Did you know…
that more than 50 percent of Americans age 80 or older either have at least one eye cataract or otherwise have already had one or more cataracts removed? The risk of getting cataracts increases with age, but that doesn’t mean that younger people in their 40’s and 50’s can’t get them too. In order to lower your risk of getting cataracts, the National Eye Institute recommends protecting your eyes with brimmed hats and a nutritious diet full of leafy green vegetables and antioxidant-rich foods.
Frequently Asked Questions
Should I see an eye doctor about cataracts?
Although you should be seeing your eye doctor regularly for eye exams, it is important to make an appointment at the first sign of vision changes. If you have not had any vision changes, but your are age 60 or older, you should be getting a comprehensive dilated eye exam and the minimum of one time every two years.
What should I expect if I need cataract surgery?
Cataract surgery is a very safe procedure performed every day across the U.S. If you require surgery on both eyes, note that only one eye will be operated on at a time. During the surgery, your eye will be numbed and you may be placed under sedation to help you relax during the procedure. Using a special instrument – often a laser – your eye doctor will carefully remove the clouded lens from your eye and replace it with an artificial one made of silicone, plastic, or acrylic. Because cataract removal is an outpatient procedure, you should be able to return home the same day as your surgery.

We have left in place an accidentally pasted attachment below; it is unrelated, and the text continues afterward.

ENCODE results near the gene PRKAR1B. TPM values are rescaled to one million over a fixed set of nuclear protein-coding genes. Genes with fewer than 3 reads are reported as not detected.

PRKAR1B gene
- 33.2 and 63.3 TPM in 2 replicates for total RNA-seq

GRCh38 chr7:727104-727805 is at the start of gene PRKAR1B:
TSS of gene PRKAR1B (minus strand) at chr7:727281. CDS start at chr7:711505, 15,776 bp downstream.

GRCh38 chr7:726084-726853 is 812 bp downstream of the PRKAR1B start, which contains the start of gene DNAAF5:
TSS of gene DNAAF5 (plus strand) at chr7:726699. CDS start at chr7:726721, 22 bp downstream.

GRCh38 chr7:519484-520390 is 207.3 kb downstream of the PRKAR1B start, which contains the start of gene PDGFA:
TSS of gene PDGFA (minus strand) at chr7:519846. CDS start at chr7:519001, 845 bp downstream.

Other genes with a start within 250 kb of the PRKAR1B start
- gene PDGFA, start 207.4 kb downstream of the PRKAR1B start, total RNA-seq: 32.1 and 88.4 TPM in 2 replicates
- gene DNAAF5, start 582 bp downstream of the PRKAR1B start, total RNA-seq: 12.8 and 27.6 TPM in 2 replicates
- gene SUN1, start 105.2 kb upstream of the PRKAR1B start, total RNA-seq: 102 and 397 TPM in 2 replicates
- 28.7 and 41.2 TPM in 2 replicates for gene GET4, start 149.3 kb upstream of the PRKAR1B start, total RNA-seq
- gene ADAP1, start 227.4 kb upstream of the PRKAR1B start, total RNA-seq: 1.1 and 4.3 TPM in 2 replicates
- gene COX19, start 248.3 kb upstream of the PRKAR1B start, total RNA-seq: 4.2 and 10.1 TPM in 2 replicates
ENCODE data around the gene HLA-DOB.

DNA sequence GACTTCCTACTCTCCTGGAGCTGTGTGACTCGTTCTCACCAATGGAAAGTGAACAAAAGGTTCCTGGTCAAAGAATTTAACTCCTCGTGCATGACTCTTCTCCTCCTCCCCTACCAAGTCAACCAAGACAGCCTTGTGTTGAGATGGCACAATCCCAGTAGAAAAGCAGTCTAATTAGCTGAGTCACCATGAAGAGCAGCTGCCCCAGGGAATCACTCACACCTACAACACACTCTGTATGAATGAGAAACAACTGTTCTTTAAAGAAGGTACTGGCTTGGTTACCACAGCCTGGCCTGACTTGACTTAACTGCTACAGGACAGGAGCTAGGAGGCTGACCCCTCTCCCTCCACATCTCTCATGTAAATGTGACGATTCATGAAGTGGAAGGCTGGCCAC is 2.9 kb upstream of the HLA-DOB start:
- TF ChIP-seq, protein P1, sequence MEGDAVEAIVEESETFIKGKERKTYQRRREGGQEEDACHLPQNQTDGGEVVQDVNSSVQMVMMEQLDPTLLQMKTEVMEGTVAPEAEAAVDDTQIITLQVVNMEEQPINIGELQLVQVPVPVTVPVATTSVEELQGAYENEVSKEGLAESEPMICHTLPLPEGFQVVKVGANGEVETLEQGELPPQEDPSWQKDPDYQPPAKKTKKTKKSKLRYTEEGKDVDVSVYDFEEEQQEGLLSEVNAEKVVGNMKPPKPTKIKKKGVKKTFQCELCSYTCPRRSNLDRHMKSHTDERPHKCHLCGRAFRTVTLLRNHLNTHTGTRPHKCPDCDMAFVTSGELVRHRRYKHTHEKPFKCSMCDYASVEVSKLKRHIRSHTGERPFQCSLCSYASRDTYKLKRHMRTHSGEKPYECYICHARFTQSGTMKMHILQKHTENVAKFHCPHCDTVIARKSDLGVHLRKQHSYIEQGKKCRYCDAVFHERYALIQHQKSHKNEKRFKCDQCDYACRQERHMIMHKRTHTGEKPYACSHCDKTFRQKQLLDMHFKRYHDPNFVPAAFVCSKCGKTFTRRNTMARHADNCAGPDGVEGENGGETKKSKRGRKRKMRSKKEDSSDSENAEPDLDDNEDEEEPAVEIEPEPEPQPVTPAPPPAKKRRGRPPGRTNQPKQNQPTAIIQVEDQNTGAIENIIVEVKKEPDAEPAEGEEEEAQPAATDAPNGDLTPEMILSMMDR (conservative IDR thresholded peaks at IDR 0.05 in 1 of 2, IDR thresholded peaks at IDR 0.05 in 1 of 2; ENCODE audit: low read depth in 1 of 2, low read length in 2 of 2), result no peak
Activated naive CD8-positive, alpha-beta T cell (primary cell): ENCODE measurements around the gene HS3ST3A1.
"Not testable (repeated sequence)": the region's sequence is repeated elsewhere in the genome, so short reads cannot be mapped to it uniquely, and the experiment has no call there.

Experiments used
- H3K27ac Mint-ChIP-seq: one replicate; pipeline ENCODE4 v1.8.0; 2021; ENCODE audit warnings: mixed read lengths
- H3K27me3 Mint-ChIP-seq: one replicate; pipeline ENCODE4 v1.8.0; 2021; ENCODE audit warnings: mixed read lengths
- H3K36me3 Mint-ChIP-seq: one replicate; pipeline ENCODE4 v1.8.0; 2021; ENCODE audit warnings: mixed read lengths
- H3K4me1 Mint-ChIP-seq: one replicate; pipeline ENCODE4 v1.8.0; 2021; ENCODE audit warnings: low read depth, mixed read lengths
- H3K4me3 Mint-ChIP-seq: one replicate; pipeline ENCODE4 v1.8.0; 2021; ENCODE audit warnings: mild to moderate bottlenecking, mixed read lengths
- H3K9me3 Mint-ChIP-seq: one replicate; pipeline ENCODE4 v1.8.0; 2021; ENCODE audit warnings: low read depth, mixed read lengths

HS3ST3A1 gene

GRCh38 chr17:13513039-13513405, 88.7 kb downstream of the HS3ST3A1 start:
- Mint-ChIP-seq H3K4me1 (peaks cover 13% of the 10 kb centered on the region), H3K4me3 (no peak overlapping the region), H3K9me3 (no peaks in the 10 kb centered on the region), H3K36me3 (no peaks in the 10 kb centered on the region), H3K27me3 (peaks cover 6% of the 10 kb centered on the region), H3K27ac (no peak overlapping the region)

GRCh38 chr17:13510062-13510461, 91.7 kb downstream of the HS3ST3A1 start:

Will I need to follow-up with my eye doctor or follow any post-operative instructions?
Cataract surgery is successful in about 98 percent of all cases. Following the post-operative instructions of your eye doctor can help improve your chances of a positive outcome. You will experience some mild itching following your surgery, as well as some sensitivity to light. Be sure to use the eye drops prescribed to you in the days following your procedure and avoid lifting heavy objects or putting pressure on the eyes during the healing period.